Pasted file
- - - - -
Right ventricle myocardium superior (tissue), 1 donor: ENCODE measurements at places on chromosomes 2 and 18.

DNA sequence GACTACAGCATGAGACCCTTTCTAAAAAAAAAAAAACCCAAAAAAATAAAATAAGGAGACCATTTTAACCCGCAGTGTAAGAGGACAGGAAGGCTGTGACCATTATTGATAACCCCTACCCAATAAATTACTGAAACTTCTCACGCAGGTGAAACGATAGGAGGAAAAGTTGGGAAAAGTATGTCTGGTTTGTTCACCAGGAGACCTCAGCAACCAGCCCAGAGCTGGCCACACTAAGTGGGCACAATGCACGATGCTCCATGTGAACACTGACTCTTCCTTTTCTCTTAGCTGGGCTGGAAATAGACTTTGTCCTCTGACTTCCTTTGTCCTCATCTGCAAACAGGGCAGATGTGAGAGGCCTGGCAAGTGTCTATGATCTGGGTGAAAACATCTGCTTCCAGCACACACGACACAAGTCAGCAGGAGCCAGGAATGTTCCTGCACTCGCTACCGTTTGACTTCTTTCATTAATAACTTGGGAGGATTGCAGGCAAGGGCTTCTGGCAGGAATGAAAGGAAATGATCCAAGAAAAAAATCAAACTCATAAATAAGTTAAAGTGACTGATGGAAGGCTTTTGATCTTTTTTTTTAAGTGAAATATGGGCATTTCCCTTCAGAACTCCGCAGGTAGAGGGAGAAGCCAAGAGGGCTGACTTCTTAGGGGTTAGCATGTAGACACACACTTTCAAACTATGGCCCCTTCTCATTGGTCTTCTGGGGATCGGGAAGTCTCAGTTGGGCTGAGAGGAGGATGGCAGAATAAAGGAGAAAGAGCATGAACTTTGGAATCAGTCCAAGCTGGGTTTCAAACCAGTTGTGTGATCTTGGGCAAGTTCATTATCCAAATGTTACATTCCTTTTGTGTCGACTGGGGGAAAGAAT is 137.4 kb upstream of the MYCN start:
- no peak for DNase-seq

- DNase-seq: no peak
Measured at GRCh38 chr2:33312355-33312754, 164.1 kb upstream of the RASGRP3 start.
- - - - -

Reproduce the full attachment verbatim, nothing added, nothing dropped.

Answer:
Right ventricle myocardium superior (tissue), 1 donor: ENCODE measurements at places on chromosomes 2 and 18.

DNA sequence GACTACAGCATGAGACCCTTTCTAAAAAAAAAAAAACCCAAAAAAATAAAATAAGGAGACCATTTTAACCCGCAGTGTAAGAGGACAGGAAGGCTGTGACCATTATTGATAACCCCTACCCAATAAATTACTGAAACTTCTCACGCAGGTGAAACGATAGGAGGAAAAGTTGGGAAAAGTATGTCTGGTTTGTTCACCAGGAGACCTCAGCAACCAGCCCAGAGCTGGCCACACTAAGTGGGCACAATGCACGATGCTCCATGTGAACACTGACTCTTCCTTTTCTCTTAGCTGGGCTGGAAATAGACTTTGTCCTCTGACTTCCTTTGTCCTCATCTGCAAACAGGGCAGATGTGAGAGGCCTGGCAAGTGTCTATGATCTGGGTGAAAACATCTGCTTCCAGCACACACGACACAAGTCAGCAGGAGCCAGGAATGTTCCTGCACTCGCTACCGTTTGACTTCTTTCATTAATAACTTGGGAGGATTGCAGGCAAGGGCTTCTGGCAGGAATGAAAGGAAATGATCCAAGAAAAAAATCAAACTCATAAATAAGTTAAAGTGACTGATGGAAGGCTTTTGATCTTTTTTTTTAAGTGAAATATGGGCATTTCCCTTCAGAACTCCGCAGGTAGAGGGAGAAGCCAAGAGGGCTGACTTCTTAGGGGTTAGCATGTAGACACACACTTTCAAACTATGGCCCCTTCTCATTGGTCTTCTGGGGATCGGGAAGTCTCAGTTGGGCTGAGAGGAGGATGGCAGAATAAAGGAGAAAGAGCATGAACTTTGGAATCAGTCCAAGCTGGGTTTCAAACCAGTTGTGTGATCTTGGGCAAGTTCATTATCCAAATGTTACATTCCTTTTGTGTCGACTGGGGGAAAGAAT is 137.4 kb upstream of the MYCN start:
- no peak for DNase-seq

- DNase-seq: no peak
Measured at GRCh38 chr2:33312355-33312754, 164.1 kb upstream of the RASGRP3 start.